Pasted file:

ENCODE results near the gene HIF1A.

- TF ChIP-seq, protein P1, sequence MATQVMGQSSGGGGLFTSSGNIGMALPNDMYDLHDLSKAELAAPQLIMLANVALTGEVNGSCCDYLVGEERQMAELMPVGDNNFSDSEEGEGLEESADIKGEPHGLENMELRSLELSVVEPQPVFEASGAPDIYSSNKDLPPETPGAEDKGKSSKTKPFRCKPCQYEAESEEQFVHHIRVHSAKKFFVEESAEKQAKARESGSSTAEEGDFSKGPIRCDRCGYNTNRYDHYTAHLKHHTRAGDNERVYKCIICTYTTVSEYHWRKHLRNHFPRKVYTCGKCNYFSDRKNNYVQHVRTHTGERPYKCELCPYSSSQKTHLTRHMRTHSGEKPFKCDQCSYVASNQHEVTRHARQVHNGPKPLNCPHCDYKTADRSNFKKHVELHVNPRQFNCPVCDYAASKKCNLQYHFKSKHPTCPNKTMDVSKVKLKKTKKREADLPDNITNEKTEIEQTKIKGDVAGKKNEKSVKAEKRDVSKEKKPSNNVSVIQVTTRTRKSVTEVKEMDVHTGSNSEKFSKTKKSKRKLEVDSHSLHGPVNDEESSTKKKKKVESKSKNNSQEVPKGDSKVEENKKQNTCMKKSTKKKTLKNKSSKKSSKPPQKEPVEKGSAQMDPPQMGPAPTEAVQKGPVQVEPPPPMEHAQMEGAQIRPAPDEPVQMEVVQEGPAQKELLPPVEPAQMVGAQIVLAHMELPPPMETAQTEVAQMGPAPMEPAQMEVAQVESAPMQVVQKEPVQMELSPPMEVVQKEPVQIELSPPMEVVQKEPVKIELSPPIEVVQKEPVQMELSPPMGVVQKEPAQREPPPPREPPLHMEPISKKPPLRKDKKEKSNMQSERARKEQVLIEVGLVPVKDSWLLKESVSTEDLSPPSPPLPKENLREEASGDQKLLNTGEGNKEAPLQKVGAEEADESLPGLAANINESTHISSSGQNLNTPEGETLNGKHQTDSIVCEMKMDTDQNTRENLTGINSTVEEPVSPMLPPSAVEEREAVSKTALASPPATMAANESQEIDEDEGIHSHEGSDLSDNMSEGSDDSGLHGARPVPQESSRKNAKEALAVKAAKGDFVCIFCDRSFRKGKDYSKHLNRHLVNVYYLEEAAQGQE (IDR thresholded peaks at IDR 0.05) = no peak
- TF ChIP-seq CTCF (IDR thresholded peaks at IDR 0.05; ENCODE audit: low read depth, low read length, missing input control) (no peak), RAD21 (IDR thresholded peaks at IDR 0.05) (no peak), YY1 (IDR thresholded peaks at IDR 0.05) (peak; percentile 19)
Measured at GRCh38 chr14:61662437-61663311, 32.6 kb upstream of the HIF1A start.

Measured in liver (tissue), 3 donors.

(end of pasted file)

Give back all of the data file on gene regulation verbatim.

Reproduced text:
ENCODE results near the gene HIF1A.

- TF ChIP-seq, protein P1, sequence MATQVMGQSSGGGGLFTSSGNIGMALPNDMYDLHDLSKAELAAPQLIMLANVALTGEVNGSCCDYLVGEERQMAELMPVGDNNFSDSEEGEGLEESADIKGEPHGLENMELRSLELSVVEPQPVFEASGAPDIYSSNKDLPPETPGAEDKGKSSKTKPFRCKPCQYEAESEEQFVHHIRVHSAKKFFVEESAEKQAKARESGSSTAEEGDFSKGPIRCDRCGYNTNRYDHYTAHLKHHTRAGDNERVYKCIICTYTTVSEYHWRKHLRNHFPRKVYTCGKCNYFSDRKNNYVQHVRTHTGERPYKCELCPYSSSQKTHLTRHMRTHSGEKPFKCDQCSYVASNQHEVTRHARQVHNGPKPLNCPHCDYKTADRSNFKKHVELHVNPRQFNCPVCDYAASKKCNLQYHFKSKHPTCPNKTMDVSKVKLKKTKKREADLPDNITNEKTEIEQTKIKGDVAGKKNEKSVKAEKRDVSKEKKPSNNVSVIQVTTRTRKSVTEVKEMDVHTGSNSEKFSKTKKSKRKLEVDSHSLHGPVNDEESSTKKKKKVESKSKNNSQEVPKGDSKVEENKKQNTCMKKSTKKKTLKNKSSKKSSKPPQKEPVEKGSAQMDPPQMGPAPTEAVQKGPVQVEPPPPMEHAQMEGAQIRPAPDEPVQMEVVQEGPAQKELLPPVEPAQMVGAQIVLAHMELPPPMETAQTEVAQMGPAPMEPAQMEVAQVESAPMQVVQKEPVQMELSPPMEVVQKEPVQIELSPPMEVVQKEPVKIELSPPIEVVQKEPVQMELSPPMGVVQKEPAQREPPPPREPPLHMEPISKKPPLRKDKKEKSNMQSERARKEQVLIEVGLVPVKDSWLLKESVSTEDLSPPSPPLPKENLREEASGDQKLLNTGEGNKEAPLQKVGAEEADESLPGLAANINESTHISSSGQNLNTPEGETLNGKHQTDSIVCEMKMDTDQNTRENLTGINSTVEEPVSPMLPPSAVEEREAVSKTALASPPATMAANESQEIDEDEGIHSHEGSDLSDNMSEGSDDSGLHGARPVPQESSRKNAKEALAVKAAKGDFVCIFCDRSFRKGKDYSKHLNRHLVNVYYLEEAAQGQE (IDR thresholded peaks at IDR 0.05) = no peak
- TF ChIP-seq CTCF (IDR thresholded peaks at IDR 0.05; ENCODE audit: low read depth, low read length, missing input control) (no peak), RAD21 (IDR thresholded peaks at IDR 0.05) (no peak), YY1 (IDR thresholded peaks at IDR 0.05) (peak; percentile 19)
Measured at GRCh38 chr14:61662437-61663311, 32.6 kb upstream of the HIF1A start.

Measured in liver (tissue), 3 donors.